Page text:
Urinary incontinence in men: what the practice nurse needs to know
Male incontinence is an underestimated condition. Ann Yates explores the role practice nurses can play in identifying, treating and managing the condition
Male urinary incontinence is an underestimated condition, with health professionals unaware of the risk factors and, even when aware, unsure of how to address them. This article will identify current known prevalence figures, identify known risk factors and will then progress to identify how to undertake an assessment of the presenting symptoms, conservative treatment options and, finally, management options.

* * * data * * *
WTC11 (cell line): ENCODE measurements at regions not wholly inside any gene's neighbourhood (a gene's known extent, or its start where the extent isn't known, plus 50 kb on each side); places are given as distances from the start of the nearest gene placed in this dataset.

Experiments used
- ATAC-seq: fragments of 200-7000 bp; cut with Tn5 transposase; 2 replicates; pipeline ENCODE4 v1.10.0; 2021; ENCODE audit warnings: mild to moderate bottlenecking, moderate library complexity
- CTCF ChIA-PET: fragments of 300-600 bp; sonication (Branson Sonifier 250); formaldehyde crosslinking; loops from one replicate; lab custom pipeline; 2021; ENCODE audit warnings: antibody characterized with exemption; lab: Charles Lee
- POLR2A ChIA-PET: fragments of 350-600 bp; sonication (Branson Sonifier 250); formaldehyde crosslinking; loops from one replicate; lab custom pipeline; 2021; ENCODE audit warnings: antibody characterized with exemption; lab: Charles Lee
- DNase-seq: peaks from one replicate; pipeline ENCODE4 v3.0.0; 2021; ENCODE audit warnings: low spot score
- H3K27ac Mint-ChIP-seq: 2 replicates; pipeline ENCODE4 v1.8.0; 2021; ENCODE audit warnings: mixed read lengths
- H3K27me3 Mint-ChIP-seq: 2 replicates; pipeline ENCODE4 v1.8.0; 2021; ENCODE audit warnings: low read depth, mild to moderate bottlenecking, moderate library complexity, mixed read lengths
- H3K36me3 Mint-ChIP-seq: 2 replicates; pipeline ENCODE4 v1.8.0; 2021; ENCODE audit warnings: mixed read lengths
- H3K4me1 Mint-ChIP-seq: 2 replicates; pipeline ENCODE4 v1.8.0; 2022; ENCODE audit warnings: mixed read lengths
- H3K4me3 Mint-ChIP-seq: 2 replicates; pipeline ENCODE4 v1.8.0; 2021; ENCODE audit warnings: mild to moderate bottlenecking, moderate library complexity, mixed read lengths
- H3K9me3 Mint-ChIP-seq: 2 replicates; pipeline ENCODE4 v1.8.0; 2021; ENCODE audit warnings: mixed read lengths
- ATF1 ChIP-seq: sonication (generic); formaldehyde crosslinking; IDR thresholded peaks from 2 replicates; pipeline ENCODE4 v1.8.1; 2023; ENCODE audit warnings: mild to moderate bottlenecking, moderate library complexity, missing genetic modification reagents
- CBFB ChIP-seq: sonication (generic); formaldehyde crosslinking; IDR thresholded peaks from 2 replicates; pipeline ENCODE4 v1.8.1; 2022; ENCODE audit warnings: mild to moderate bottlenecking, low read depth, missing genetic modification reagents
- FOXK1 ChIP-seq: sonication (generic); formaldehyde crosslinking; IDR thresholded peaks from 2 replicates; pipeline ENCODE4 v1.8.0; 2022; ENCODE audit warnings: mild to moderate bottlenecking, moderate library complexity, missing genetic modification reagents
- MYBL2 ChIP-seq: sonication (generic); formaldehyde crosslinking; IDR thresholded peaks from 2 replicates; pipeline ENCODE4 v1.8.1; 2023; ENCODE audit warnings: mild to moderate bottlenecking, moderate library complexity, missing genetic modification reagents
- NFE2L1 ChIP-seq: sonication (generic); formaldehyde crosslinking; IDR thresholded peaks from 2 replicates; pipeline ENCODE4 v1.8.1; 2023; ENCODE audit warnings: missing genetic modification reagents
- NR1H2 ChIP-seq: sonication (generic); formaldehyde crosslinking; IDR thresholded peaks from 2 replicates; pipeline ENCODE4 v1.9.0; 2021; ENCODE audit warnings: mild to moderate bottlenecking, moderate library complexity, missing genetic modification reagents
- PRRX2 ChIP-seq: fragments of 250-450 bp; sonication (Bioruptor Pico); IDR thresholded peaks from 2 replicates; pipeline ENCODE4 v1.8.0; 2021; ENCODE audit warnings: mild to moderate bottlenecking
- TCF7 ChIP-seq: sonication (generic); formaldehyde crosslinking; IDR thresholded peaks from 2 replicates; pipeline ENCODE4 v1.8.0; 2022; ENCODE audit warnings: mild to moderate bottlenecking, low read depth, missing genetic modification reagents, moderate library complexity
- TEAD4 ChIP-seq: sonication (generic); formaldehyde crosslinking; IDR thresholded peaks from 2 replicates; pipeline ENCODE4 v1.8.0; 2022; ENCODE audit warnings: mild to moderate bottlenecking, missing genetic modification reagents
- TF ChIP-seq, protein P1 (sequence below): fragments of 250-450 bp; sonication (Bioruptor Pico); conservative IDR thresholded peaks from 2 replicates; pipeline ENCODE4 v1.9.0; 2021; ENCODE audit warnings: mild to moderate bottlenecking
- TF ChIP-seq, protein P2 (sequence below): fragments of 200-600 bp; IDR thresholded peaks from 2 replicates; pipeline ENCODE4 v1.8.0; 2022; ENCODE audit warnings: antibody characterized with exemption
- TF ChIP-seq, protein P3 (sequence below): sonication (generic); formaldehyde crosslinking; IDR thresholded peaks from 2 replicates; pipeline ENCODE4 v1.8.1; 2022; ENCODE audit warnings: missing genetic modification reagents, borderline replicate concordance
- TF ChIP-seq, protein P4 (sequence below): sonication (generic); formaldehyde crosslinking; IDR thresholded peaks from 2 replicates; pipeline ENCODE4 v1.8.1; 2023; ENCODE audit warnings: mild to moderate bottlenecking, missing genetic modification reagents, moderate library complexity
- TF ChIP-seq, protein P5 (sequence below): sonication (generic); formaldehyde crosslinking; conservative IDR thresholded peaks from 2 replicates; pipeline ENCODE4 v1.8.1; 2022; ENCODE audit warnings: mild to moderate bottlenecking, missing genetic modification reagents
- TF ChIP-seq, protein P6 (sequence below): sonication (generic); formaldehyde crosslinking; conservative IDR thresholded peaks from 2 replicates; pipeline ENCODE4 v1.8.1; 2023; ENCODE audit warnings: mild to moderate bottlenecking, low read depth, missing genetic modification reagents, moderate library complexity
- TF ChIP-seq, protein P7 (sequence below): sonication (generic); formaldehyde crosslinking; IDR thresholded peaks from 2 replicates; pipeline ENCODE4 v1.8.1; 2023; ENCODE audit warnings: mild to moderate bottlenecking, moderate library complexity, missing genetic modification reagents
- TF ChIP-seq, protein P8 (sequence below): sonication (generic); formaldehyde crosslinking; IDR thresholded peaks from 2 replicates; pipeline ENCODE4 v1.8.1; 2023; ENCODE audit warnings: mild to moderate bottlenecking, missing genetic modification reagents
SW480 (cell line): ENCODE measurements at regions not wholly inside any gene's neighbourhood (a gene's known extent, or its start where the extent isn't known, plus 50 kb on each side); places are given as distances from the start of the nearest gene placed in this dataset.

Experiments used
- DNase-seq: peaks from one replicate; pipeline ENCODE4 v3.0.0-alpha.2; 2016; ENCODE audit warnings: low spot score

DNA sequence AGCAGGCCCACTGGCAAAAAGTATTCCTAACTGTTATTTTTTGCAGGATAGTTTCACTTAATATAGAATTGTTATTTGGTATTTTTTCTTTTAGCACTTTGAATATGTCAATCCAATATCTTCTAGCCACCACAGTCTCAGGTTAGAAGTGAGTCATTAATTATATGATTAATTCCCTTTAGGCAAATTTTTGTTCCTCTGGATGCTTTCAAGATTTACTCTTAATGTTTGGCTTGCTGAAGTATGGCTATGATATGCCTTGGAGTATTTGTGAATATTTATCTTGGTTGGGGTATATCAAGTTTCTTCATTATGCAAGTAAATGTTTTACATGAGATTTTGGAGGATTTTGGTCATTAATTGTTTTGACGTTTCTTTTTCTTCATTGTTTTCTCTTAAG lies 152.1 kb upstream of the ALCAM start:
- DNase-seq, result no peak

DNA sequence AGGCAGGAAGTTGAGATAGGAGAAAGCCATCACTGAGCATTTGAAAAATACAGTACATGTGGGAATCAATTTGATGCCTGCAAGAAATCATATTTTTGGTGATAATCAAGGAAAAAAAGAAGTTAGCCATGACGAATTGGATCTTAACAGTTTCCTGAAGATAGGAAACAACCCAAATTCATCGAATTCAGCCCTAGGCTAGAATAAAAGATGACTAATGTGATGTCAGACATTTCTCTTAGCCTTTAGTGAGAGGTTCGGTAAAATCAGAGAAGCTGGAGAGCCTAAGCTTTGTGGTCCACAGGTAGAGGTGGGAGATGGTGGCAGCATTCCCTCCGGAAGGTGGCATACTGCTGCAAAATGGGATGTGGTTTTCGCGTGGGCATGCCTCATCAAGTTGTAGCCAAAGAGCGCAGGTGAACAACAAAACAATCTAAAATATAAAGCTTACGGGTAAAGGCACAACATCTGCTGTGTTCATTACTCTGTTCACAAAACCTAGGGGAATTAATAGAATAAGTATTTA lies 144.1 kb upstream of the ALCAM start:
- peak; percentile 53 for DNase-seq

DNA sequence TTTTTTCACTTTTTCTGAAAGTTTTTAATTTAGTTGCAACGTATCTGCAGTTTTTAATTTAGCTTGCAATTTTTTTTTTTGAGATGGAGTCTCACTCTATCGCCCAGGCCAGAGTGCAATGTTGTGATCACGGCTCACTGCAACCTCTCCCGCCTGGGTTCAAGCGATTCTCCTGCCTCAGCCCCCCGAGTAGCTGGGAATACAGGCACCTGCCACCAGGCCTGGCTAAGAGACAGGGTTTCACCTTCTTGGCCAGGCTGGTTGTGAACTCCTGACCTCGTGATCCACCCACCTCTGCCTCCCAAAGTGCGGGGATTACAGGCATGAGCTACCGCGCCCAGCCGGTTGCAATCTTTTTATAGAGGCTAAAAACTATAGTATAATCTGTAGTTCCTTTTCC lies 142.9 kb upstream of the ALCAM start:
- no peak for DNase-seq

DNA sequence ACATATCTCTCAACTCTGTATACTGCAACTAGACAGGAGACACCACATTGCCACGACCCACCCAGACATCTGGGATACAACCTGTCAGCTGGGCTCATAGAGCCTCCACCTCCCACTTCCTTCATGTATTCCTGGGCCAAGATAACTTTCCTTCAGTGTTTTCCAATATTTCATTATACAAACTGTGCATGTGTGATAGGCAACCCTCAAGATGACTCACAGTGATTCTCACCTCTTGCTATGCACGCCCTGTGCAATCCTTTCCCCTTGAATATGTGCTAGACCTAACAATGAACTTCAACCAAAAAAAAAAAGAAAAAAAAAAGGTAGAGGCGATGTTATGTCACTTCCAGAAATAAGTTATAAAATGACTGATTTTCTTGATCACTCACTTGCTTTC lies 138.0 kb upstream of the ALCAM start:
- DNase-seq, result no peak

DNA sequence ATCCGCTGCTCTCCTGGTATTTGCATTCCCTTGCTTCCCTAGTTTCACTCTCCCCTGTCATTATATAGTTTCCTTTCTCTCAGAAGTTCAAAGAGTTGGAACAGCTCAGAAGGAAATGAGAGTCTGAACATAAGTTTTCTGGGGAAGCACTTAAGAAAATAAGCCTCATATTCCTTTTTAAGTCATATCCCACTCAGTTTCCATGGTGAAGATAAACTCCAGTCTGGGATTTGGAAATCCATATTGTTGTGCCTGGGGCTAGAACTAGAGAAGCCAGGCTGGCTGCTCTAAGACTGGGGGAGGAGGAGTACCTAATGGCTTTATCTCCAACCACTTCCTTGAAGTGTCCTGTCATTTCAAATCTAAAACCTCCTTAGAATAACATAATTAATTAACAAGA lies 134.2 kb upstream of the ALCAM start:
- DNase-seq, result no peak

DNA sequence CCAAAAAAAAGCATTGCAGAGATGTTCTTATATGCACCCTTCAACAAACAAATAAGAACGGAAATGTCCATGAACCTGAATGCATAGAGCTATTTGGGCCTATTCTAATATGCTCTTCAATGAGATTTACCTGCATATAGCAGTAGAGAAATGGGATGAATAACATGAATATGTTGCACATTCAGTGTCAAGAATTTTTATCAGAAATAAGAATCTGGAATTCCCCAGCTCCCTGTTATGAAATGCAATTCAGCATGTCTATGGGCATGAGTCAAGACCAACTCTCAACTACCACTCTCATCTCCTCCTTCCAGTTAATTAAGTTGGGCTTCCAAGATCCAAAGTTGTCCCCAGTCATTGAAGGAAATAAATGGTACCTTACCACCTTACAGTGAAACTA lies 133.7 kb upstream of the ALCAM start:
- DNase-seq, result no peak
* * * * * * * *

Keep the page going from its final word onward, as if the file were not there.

Urinary incontinence is a common condition mainly associated with women, with a ratio of nearly 2:1 (approximately 55% of women are estimated to experience incontinence) (Helfand el al, 2018). This prevalence in females is due to their numerous risk factors, especially associated with childbirth (Yates, 2017). However, urinary incontinence affects both sexes and can have a severe negative impact on quality of life (Nursing Times, 2019). Health professionals are aware that in general women's health outcomes in the UK are usually poorer than men's (Winchester, 2021); however, this does not seem to be the case for male urinary incontinence (Lancet, 2019). The above statistics have led to disparity in continence care for men, leading to most male continence needs being unmet or neglected by professionals (Stenzelius, 2005; Nursing Times, 2019; Yates, 2021). This article will identify how male urinary incontinence care can be improved by looking at the prevalence of the condition, identifying risk factors associated with male urinary incontinence, looking at the skills health professionals require to adequately assess male patients and covering the treatment and management options available.
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